Sree Sreenivasan, chief digital officer at the Metropolitan Museum of Art and a technology-based journalist in New York City, touts an ABC for mobile media.
Always Be Charged.
“If you leave the house in the morning and you don’t have a plan for keeping your mobile devices charged throughout the entire day, you are not prepared completely for the demands of mobility in journalism,” he told a capacity crowd at a Society of Professional Journalists/Kiplinger Program JournCamp in New York City.
Port Solar Charger
Devices for charging are plentiful and in the past few years they’ve saturated the market. Down from the common price of $100 or more of a couple of years ago, you can pick up smaller amp chargers (around 2200 mAh) at flea markets or box stores for $5.
I own three such chargers; one sports a smart Kiplinger logo.
But, chargers, no matter how small, require pockets, purses, cases or a wider hand. Just above that hand is a wrist and while the technology hasn’t overwhelmed the market to date (many solar bracelets are still in development stage and crowd-funding mode), there are some reasonable products on the market worthy of your consideration. Continue reading
This week, journalists have been robbed of a guilty pleasure. In several months, we will no longer wrap ourselves in frayed bathrobes, sip a stiff cup of joe, click on the tablet and enjoy — nay, really savor — watching our profession get lampooned.
Most of us, we’ll quickly add, get our daily dose of Jon Stewart after consuming the news in less comedic ways — online, in print and on our Twitter feeds. (And most of the 2.2 million viewers watch the show the morning after it airs, online or on social media.) But now that the master of the “epic takedown” is set to step down as anchor of The Daily Show, who will make journalists laugh at ourselves? And who, by virtue of his sheer universality, will goad us into being better journalists?
Oh, sure, sure. Some of us take contumacious pleasure in seeing Stewart skewer politicians whom we cannot because doctrines of journalistic fairness and balance forbid it.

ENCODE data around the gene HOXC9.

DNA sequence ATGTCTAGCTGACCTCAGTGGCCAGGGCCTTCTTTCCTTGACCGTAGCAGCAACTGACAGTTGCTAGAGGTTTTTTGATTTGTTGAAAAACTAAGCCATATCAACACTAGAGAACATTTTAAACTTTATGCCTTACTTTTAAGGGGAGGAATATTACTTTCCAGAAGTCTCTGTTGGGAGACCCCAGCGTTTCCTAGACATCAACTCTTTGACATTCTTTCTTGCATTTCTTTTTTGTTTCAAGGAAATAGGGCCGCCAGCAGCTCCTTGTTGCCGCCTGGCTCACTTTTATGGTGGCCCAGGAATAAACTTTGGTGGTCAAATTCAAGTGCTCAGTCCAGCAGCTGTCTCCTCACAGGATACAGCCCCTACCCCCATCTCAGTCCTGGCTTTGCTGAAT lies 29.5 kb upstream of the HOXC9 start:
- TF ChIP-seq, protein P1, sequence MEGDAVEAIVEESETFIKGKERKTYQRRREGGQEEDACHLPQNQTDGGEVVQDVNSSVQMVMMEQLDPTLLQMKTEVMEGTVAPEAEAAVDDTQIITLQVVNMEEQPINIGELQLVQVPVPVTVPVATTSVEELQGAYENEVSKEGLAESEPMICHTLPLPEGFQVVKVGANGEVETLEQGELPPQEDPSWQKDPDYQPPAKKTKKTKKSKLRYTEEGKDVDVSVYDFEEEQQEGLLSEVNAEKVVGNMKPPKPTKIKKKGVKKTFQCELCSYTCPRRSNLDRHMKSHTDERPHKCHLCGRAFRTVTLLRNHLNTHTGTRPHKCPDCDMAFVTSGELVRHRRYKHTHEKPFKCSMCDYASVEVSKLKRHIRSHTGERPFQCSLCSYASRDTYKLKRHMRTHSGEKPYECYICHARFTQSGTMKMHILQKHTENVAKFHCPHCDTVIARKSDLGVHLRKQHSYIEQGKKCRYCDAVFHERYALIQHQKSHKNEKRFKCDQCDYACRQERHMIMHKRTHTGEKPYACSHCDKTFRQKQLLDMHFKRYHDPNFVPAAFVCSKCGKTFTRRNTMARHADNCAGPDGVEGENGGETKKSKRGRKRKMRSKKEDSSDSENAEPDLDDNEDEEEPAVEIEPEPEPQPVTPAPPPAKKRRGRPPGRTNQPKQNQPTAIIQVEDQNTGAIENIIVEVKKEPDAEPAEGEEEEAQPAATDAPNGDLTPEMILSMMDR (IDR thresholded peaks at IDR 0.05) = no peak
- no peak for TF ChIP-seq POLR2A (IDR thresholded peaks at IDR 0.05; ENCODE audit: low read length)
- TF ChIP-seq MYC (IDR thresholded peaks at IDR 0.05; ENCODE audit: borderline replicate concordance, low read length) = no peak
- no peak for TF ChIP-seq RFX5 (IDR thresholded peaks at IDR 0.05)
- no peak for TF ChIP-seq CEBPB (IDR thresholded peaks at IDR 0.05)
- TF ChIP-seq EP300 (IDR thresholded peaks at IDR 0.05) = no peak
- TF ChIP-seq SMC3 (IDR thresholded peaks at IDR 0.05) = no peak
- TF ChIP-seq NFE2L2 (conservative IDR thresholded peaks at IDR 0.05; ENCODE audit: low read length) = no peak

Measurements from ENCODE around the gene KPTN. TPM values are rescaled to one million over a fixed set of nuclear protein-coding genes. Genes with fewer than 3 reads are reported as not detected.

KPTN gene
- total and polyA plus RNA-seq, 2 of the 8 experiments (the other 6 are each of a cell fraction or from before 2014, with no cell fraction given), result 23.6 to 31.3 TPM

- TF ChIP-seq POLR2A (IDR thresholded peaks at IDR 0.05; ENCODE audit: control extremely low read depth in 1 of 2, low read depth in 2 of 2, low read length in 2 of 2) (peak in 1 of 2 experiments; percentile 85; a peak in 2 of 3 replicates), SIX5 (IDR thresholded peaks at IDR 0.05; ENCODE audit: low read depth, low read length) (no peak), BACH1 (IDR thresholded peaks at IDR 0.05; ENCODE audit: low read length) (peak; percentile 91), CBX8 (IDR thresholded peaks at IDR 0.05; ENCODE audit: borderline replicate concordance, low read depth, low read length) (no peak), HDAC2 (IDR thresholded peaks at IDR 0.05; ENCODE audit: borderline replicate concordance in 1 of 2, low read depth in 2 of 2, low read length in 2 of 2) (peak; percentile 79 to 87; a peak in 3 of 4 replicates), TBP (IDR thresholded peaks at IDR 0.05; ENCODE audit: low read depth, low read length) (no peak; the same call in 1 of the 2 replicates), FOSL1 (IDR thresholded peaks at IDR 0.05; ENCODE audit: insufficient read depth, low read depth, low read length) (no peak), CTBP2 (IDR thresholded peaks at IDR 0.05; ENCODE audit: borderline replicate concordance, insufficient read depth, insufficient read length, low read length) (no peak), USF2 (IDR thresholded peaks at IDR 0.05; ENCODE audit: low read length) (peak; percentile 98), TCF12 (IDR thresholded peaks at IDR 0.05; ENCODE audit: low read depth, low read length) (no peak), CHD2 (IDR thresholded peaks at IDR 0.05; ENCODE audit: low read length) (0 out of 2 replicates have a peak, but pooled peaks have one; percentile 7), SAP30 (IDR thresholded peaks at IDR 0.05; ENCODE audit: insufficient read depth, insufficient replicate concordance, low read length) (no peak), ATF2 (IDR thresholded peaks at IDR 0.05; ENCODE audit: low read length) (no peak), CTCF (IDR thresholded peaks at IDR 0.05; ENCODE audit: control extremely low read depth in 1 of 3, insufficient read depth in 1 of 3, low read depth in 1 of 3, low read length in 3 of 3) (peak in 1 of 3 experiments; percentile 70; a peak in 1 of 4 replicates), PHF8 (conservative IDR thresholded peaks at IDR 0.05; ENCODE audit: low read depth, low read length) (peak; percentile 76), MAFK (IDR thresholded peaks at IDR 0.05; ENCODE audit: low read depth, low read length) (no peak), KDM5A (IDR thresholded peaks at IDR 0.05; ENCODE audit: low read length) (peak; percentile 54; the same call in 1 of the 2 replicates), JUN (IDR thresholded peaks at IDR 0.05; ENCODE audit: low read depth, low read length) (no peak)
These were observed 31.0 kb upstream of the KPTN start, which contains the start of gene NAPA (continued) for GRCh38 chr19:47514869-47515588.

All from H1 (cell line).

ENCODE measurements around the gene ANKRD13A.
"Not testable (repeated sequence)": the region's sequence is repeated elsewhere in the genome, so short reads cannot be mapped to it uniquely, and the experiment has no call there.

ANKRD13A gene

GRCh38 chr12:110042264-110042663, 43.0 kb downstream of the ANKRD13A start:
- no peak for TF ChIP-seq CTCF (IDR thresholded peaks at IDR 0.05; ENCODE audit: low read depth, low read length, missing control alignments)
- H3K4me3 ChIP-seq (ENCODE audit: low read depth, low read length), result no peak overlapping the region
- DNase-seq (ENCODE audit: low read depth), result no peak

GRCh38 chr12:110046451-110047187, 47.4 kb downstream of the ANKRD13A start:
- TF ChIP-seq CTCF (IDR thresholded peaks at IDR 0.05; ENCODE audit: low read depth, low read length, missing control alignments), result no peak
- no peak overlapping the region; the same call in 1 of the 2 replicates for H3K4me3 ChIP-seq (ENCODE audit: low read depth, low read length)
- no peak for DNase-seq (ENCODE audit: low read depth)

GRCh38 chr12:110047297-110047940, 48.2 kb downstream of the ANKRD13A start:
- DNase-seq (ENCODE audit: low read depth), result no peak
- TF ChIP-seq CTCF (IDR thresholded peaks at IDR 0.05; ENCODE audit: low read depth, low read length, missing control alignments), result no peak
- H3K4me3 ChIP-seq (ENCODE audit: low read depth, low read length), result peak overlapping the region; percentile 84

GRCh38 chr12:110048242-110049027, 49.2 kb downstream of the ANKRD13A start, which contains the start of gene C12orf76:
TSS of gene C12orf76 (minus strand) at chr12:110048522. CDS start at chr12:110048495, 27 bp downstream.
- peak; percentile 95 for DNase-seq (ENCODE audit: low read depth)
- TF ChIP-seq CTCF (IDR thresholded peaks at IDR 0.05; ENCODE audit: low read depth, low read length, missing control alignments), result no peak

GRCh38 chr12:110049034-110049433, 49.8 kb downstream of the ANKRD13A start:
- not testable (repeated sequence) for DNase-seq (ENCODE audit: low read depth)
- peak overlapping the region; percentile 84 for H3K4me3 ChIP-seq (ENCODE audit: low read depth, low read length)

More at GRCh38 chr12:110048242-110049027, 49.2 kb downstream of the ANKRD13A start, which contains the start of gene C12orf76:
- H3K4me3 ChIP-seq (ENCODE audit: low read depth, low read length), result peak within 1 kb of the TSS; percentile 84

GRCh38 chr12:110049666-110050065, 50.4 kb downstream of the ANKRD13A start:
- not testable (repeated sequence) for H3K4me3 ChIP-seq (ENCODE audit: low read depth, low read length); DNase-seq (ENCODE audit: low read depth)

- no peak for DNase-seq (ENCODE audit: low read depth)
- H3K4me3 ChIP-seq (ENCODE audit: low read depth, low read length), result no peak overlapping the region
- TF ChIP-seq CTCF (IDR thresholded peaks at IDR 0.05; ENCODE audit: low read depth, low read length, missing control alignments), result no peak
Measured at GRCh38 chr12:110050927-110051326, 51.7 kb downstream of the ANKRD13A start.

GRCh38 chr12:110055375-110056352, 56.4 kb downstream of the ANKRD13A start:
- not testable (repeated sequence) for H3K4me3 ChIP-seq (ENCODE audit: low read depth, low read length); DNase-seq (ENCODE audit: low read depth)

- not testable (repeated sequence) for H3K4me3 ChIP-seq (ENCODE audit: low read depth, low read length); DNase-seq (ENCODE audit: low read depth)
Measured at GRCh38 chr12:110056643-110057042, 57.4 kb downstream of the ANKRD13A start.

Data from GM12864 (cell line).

As Stewart told PBS’s Bill Moyers in 2003, four years after becoming Daily anchor:
“I can’t tell you how many times we’ll run into a journalist and go, ‘Boy, that’s . . . I wish we could be saying that. That’s exactly the way we see it and that’s exactly the way we’d like to be saying that.’ And I always think, ‘Well, why don’t you?'”
“Are you two the Americans?” she asked with a smile.
I had been watching her make her way from the front of the bus to the last row of seats where I had been with my travel companion, Joe Skeel. Obviously we stood out in a bus filled international journalists.
“Yes, we are.”
“Do you have anything with you, anything you are wearing, that is a symbol of the United States? Do you have an eagle, flag?”
“No,” we answered, not entirely puzzled by the questions. We were, after all, sitting in the DMZ moments from disembarking and walking into North Korea.
“Good, because you are not allowed to have it where we are going.”
Where we are going? You mean North Korea in 2007, that oppressive country which hated the United States and pretty much anything that resembled democracy? That North Korea led by dictator Kim Jong Il who always seemed to have his finger inches from a nuclear launch button?
Where we were going was only half the story. The rest unfolds in a bizarre 36 hours that involved a drunken Chinese leader, two hours on a bus while Czechs were detained for filming soldiers, and the near arrest of a surly Italian reporter who was generally uncooperative with our hosts the entire week. And there was lots of undistinguishable, high-octane alcohol.